Drawn to the allure of multivitamins and dietary supplements filling nutritional gaps in their diet, people in the U.S. in 2021 spent close to $50 billion on vitamins and dietary supplements.
But Northwestern Medicine scientists say for non-pregnant, otherwise healthy Americans, vitamins are a waste of money because there isn’t enough evidence they help prevent cardiovascular disease or cancer.
“Patients ask all the time, ‘What supplements should I be taking?’ They’re wasting money and focus thinking there has to be a magic set of pills that will keep them healthy when we should all be following the evidence-based practices of eating healthy and exercising,” said Dr. Jeffrey Linder, chief of general internal medicine in the department of medicine at Northwestern University Feinberg School of Medicine.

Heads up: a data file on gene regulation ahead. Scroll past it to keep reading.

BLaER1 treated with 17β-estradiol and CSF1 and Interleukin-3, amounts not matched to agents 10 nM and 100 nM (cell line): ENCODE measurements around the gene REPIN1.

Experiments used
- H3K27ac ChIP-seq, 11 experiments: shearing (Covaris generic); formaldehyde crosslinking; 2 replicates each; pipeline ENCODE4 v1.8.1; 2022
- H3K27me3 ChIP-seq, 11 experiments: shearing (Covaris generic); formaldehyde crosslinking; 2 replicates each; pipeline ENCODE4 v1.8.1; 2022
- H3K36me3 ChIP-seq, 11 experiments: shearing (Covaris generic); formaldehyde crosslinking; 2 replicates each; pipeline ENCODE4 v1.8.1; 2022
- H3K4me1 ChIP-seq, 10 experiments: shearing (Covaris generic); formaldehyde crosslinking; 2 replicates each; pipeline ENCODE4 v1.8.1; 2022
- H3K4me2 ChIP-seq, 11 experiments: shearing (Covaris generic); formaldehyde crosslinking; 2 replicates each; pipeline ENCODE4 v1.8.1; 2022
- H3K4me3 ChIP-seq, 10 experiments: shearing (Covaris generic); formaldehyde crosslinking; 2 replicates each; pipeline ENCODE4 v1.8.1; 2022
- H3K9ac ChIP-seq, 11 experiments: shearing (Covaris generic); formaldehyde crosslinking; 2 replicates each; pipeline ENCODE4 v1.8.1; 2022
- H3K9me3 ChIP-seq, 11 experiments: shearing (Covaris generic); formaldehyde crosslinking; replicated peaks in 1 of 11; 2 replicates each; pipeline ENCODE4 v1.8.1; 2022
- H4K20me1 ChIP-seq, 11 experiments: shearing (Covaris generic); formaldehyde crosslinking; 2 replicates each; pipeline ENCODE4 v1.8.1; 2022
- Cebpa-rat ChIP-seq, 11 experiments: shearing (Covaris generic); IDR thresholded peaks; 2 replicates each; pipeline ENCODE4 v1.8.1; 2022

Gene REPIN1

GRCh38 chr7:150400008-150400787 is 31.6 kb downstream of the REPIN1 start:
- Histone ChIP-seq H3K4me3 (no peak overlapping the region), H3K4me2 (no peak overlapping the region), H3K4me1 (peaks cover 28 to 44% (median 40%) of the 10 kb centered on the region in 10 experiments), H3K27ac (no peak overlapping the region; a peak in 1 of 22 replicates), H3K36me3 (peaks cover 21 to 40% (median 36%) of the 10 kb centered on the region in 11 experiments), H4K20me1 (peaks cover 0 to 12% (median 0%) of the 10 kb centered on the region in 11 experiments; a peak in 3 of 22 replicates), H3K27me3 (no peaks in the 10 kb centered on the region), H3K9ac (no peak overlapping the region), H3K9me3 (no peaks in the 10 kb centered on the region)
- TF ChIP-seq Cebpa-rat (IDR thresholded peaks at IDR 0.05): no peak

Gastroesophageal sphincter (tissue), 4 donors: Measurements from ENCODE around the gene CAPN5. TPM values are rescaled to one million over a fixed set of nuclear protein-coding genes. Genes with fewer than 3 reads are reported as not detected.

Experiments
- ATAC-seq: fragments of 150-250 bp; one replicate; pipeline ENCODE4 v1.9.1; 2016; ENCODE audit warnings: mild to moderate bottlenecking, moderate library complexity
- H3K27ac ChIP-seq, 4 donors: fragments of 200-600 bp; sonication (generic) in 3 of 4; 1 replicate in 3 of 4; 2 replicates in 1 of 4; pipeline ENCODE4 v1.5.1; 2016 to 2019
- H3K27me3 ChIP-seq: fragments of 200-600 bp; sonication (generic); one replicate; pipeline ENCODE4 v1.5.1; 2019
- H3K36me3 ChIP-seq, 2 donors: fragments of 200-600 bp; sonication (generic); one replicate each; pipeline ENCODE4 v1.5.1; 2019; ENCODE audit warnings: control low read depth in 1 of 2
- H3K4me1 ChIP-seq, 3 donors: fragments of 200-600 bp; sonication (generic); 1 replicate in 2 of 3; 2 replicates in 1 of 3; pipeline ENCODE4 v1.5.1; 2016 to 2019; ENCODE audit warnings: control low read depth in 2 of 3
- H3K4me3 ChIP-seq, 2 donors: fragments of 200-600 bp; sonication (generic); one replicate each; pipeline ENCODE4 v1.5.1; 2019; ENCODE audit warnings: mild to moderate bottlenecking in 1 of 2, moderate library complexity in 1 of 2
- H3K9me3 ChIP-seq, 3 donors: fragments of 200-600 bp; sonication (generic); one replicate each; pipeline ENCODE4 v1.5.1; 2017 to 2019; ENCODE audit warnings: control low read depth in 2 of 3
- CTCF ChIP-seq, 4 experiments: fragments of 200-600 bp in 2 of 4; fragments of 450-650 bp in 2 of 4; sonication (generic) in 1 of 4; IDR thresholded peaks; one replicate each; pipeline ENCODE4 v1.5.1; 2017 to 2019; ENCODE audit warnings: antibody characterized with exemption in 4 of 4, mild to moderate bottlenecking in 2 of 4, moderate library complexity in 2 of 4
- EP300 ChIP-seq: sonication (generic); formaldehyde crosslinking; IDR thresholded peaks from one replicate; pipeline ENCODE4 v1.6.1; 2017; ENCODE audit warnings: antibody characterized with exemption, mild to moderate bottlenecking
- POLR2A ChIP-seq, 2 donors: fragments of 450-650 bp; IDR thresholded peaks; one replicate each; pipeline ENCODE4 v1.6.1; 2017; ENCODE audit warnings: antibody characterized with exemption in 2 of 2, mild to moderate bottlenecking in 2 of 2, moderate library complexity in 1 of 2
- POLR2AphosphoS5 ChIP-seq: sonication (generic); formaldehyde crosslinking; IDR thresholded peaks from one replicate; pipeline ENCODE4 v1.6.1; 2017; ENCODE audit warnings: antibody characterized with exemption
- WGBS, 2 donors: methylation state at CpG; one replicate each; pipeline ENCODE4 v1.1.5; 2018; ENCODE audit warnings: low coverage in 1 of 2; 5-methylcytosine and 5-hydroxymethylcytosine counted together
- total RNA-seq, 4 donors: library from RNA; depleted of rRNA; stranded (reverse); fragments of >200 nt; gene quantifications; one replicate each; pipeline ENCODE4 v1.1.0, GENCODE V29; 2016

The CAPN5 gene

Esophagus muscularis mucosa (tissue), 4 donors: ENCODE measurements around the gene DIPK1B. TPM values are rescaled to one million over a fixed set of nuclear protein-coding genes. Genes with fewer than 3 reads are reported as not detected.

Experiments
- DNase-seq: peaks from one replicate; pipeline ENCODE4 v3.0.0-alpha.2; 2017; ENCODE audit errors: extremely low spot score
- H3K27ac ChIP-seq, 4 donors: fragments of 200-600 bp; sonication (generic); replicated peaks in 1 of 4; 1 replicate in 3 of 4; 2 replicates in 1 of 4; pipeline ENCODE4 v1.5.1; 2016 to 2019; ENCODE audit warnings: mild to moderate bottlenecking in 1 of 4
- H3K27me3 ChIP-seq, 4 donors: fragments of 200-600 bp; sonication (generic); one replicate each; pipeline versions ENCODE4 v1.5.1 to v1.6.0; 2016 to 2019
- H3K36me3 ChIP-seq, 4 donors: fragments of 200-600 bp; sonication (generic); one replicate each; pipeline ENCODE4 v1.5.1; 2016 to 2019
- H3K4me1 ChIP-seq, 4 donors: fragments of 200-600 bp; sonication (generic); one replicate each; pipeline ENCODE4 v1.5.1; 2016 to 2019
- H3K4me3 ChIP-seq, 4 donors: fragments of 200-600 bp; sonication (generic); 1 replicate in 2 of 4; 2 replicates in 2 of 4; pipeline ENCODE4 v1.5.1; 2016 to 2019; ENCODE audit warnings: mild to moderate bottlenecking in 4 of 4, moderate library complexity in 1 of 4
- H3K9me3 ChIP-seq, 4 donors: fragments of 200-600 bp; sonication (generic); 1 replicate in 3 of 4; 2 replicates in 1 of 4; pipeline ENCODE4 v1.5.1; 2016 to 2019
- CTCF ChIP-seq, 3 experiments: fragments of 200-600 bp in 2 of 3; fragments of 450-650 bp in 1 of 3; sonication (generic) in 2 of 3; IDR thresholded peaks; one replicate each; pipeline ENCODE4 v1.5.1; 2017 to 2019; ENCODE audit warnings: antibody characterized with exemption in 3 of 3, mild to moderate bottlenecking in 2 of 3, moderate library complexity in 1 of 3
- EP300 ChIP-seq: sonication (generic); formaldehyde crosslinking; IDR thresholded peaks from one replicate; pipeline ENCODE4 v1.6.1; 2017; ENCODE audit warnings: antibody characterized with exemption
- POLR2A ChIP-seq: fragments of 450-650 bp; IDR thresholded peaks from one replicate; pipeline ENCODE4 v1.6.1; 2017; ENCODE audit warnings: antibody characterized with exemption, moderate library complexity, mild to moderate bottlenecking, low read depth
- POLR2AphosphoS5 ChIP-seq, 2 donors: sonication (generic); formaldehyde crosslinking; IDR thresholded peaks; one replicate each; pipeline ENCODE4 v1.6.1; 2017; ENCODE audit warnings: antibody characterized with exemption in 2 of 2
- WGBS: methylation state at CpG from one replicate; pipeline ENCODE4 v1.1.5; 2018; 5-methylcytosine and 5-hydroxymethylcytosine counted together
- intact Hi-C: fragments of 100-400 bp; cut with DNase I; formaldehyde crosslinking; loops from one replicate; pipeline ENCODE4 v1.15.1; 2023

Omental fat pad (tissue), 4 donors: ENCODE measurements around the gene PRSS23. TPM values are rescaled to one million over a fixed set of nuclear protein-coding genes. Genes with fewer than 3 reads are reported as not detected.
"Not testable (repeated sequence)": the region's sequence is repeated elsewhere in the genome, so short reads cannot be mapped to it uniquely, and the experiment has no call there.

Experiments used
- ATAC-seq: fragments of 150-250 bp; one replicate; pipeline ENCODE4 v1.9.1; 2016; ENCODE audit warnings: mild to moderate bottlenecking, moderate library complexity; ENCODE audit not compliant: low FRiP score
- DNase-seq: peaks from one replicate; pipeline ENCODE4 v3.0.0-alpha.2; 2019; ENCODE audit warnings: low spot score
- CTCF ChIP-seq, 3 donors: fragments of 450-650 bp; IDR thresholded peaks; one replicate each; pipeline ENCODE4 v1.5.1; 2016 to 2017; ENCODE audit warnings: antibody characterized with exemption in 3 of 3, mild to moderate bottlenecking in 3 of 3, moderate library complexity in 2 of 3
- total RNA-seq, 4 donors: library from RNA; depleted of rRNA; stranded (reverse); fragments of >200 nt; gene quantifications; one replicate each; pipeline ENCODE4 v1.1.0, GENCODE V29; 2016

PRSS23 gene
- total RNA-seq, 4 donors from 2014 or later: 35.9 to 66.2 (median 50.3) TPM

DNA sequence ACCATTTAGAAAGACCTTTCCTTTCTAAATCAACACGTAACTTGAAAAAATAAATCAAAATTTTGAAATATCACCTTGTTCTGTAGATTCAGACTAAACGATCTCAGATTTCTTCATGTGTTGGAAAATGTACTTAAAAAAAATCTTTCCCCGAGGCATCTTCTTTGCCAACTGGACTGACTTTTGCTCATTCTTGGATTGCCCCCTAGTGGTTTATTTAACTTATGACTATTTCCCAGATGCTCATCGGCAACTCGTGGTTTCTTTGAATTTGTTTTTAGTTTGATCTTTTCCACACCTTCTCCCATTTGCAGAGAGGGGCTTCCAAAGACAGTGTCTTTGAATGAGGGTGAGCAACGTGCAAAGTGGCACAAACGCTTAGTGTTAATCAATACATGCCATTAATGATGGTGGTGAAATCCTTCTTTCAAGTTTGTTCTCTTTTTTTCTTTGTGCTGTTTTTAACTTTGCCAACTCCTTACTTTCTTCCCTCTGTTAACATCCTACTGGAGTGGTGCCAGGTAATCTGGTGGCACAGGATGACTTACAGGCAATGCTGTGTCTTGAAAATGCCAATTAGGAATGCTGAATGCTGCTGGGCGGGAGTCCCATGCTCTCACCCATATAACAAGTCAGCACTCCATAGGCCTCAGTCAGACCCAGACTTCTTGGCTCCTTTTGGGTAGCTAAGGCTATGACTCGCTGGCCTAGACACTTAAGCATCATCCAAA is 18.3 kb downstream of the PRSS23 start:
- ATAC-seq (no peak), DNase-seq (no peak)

Linder and fellow Northwestern Medicine scientists wrote an editorial that will be published June 21 in JAMA that supports new recommendations from the United States Preventive Services Task Force (USPSTF), an independent panel of national experts that frequently makes evidence-based recommendations about clinical preventive services.
Based on a systematic review of 84 studies, the USPSTF’s new guidelines state there was “insufficient evidence” that taking multivitamins, paired supplements or single supplements can help prevent cardiovascular disease and cancer in otherwise healthy, non-pregnant adults.
“The task force is not saying ‘don’t take multivitamins,’ but there’s this idea that if these were really good for you, we’d know by now,” Linder said.
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